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Shabbat Dinner With a Trump Supporter

I experienced a wake-up call when I met my first Trump supporter, a person with whom I thought I could not identify

Jordana Narin
May 02, 2016
David MCcNew/AFP/Getty Images
A supporter of Republican presidential candidate Donald Trump wears a mask during his campaign rally at the Orange County Fair and Event Center in Costa Mesa, California, April 28, 2016. David MCcNew/AFP/Getty Images
David MCcNew/AFP/Getty Images
A supporter of Republican presidential candidate Donald Trump wears a mask during his campaign rally at the Orange County Fair and Event Center in Costa Mesa, California, April 28, 2016. David MCcNew/AFP/Getty Images

All signs, unfortunately, are pointing to a Donald Trump victory in the Indiana primaries on Tuesday. I’ve had lots of trouble, to say the least, understanding Trump’s appeal—personal, political, and otherwise. I don’t understand why anybody would support an apparently sexistracistentitledunintelligentuninformed, fear-inducing, violence-encouraging person to make decisions as Leader of the Free World. And, besides, he’s not even a good businessman, contrary to what you may have enjoyed on TV.

And yet, Trump is steamrolling his way to the Republican candidacy, so he must have some supporters. But I—a New York City-dwelling, liberal university-attending, millennial card-carrying woman—had never met one. Before this past weekend that is.

For the final few days of Passover, I accompanied my family to a Shabbat meal at the home of a family friend. Save for the mazto we ate in challah’s stead, our meal started out as rather unremarkable. Then the conversation turned to the 2016 presidential election.

As a loud and proud supporter of Hillary Clinton (after a not-so-brief fling of feeling the Bern), I’m more than happy to have my political opinions challenged. I deserve to be questioned back. We all do. This is the beauty of public discourse. But when the meal conversation turned political, the words “challenge” and “debate” and “question” lost their applicability. The road to intellectual dialogue instead became pocked by bombast and belligerence, and led to nowhere, because a real, live Donald Trump supporter—a Jewish doctor from the tri-state area, no less—turned Shabbat dinner into my nightmare.

Predictably, the Trump supporter took center stage, demanding the dining room’s incandescent spotlight that hung over the table. One by one, he began asking the rest of us questions—answers to which he restricted to a “yes” or “no.” In retrospect, I shouldn’t have bit.

“Do you think every foreign disease-ridden terrorist should be able to come to the United States and get automatic citizenship?” he asked.

I was shocked. “No, but that’s not what—”

“Then you agree with Trump! Do you believe doctors should be able to make a living wage?”

“Yes, and so do—”

“Great! You’re a Republican!”

The Trump supporter made his way around the table with gotcha-questions like these, his voice ever escalating as he denied input from anyone else. He dismissed accusations of Trump’s racism as left-wing media bias. He downplayed Trump’s noted sexism as “just a joke.” He rejected the facts of climate science, homophobia, and basic economics along the way. He refused to entertain the notion that a reality TV star might not be the person alive today who is most singularly qualified for the highest office in the land. And, when I brought up Clinton, he responded in one- or two-word barks: “Benghazi!” “Her emails!” “Clinton Foundation!”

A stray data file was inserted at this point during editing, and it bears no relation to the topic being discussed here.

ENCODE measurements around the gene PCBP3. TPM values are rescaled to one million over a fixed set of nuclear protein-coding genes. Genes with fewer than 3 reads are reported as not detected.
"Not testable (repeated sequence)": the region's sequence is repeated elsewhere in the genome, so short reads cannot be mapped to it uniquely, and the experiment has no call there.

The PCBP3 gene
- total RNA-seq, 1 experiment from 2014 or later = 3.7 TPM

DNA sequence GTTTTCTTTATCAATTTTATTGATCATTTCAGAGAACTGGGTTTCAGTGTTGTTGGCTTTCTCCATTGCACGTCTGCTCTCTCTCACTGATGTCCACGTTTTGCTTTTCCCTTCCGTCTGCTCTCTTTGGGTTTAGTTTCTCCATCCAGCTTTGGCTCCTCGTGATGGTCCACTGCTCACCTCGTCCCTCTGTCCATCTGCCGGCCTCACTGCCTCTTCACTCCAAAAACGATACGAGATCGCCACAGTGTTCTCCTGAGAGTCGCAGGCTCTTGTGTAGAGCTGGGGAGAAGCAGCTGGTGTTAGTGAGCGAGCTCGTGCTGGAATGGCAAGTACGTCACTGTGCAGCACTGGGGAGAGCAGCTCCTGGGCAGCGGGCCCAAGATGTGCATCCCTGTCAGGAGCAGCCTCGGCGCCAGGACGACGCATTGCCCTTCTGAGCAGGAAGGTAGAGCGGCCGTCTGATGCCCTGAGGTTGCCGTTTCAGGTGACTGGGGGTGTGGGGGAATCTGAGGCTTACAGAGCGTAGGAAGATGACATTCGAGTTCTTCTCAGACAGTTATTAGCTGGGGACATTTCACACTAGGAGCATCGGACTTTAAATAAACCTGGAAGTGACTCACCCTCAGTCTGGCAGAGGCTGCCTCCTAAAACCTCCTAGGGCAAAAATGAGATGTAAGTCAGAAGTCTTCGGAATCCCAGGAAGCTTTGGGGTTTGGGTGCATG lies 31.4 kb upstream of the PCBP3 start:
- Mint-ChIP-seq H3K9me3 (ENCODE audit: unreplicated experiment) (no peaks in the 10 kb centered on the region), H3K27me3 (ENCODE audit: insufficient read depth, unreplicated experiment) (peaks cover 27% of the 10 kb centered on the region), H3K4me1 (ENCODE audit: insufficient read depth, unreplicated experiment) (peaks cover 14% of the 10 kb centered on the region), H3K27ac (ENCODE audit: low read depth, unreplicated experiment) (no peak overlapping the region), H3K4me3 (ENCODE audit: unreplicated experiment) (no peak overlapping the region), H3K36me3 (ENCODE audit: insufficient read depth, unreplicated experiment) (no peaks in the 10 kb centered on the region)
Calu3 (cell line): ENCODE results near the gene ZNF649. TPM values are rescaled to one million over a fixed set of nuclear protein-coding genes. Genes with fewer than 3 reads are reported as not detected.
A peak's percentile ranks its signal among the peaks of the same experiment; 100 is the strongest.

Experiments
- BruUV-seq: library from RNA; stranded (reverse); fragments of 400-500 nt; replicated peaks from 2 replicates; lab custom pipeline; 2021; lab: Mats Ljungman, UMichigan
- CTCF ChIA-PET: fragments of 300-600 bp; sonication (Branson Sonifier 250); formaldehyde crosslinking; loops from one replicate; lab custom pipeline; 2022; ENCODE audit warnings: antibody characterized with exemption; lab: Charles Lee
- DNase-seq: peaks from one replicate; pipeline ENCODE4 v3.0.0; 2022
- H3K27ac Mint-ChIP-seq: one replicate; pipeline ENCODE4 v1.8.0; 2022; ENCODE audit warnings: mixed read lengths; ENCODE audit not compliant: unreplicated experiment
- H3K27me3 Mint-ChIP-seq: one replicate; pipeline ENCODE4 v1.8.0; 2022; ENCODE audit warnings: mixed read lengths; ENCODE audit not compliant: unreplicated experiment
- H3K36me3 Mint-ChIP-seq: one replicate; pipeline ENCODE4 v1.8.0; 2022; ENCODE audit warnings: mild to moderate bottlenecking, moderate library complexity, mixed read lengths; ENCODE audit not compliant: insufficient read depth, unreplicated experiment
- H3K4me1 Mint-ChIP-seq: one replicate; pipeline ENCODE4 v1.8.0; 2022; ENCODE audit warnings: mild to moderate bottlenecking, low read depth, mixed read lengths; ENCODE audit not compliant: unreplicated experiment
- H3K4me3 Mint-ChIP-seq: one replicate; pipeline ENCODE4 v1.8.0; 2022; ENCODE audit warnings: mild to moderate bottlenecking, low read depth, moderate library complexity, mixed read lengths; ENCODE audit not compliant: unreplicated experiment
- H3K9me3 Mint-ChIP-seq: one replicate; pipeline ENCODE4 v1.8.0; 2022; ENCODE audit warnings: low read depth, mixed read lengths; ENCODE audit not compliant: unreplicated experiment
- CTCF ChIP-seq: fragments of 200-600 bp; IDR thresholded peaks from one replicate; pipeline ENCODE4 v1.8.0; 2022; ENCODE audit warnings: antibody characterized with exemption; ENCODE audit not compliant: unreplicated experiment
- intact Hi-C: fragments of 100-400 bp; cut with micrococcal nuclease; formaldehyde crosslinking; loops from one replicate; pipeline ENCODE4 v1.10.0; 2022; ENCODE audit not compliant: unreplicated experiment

I tried responding with reason, but this was in vain. When I mentioned that a Benghazi metric ought to consider the embassy attacks and personnel deaths of the George W. Bush years, the Trump supporter shook his head and yelled, “It’s different!” He didn’t explain why. When I pressed him on other issues, wishing to enter into a dialogue, all I got was more barking. By the time a flourless chocolate cake was served for dessert, I had thrown in the towel and decided his bellicosity just wasn’t worth it.

Needless to say, no one left the Shabbat meal with changed politics. But a few days later, the experience has continued to stick with me. For the first time, I got a look inside the mind of a Trump supporter and here’s what I found: an insistence on simplification and classification. The world according to this particular Trump supporter—whom I recognize could in fact be the exception—is best viewed in black and white, in terms of us versus them, good versus bad. This is a worldview that mocks nuance, that lampoons detail. It’s a worldview best championed by a man who got famous once by firing people on TV, and once more by crusading for a wall, and once again for saying Mexicans are drug-running rapists (“Some, I assume, are good people.”).

I’m hardly confident in Trump’s ability to win any sort of general election, because I’m counting on the American people to stop this demagogue’s power trip before it’s too late. Is it too late? In any case, I now know better than to dismiss Trump’s supporters as universally uneducated or evangelical or limited to a certain demographic, as would be easy to do, given that his apparent “appeal” leaves me ineffable. The next time I watch footage from a Trump rally, I’ll think of the doctor I met at a meal who—with a radically different background from Trump’s stereotypical voter—supports the GOP frontrunner all the same. I now know some of my biggest opponents may in fact be sitting across from me at the Shabbat table.

Jordana Narin is an intern at Tablet

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